In response, the DCP proposed considering maximum heights of up to 130 feet for three such parcels – for redevelopment of the Miramar Hotel at Ocean/Wilshire, for a proposed hotel/condominium project at Ocean/Santa Monica Bl., and for the City-sponsored project at the City-owned site at 4th/5th/Arizona.

Cole said the reason City Staff choose to recommend considering up to 130 feet was in part to bring a reality check to developers who had seized upon the ‘taller and thinner is better’ argument to propose even greater heights, far exceeding the comfort level of even those who saw a place for modestly greater heights, let alone those in the community who feel no building should be higher than 84 feet.

Among the Planning Commissioners, three did not support going higher than 84 feet in any circumstance, one supported considering up to 130 feet on all three parcels, another on only two of the three, while two other commissioners wanted more information on the potential public benefits in exchange for extra height. Hence, there were not four votes to take an official Commission position on maximum heights in the DCP at this point.

McKinnon queried Cole on the City’s role as both developer and regulator of heights for the proposed project at 4th/5th/Arizona, which Cole admitted was an “awkward straddle”, but one that existed before the DCP proposed the 130-foot limit.

At the same time, Cole stressed how critical it was that rather than considering exceptions to the 84-foot limit on a project-by-project basis, it was important for the community to have that debate up-front in the DCP and then stick to it.

Yet several Commissioners reminded that even if the community agrees upon a given height limit within the DCP, developers are still free under state law to propose future exceptions to such limits, through what is called a ‘text amendment’ to the General Plan – a lengthy, costly and complicated option to be sure, but one that exists nonetheless.

Planning, politics and you

So where does that leave us? In Santa Monica, planning and politics cannot be divorced from each other, as our long history of initiative and referenda on development suggests, let alone how debates over development can shape City Council elections and Planning Commission appointments.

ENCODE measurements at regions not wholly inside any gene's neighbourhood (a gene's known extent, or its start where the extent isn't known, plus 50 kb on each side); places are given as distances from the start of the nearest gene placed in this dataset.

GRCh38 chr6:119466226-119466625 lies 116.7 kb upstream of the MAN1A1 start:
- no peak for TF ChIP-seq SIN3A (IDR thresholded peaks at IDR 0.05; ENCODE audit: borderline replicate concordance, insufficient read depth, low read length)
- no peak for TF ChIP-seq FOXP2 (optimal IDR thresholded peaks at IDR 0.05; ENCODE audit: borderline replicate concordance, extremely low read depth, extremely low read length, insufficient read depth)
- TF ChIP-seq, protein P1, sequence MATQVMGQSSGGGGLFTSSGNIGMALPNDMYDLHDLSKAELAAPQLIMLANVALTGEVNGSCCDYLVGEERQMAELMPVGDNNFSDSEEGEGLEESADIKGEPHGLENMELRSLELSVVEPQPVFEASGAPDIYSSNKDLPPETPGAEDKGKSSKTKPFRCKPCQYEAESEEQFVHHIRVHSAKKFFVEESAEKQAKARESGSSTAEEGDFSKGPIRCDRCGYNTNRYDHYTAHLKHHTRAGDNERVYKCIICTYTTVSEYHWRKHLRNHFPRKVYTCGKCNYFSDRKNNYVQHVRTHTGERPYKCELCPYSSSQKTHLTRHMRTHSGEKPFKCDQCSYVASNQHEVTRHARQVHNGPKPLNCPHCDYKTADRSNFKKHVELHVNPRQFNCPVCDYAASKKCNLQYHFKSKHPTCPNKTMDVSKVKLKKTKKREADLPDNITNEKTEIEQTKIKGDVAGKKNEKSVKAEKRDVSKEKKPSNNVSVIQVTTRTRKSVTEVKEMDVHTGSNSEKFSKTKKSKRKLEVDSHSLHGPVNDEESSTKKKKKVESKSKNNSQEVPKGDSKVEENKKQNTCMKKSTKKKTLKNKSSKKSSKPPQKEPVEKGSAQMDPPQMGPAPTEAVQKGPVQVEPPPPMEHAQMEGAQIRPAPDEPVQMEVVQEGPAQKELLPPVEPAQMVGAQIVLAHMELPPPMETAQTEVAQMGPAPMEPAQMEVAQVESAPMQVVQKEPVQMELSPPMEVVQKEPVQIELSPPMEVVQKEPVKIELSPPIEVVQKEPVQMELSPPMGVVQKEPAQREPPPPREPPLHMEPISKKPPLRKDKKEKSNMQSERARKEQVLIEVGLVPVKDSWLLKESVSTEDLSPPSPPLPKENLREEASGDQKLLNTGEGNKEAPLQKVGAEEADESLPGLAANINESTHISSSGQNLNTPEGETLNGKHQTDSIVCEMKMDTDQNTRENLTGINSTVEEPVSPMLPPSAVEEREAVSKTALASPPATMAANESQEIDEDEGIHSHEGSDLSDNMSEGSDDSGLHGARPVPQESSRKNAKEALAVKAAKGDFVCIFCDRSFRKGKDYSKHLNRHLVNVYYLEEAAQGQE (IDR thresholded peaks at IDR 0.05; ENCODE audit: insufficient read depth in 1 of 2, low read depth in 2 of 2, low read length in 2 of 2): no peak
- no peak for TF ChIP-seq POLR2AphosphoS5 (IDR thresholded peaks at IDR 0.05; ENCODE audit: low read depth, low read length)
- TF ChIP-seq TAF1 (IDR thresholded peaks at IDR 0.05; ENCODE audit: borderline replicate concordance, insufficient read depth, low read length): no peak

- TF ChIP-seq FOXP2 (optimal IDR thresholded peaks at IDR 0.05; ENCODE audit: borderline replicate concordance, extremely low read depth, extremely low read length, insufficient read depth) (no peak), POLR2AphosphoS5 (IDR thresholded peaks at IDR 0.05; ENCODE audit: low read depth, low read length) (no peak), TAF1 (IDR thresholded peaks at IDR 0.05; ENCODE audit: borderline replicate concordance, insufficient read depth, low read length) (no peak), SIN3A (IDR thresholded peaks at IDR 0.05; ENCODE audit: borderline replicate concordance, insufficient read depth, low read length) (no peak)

From a pure planning perspective, keeping the option open for some flexibility on heights in response to unique circumstances is not unreasonable – and having ‘consideration of up to 130 feet’ (or some other level) in the DCP as part of the City’s discretionary approval process is not the same as automatically allowing it ‘by right.’

Yet given how many questions at last week’s hearing came from Planning Commissioners about exactly what such ‘consideration’ would mean in the DCP, its inclusion as a option in the DCP could be interpreted as its de facto affirmation, by many community members who do not have the luxury of being able to follow City process on the micro-level that Planning Commissioners and City Councilmembers do. And at the same time, signature gathering has just started on a proposed ballot measure that would mandate public votes on a range of developments in the City. How residents see what height limits are included in the DCP could affect that signature gathering.

All of this means that in the attempt to bring more transparency, certainty and clarity to the City’s planning process, nothing yet is certain nor clear about maximum allowable heights in our downtown.

For that reason, it’s your time to get involved in this important community debate. before the DCP returns to the Planning Commission and City Council for approval in May and June. For a list of DCP public meetings where you can provide input and to comment on the Plan on-line, go to

Michael Feinstein is a former Santa Monica Mayor (2000-2002) and City Councilmember (1996-2004).  He can be reached via Twitter @mikefeinstein

Inside/Outside‘ is a periodic column about civic affairs Feinstein writes for the Daily Press, that takes advantage of his experience inside and outside of government.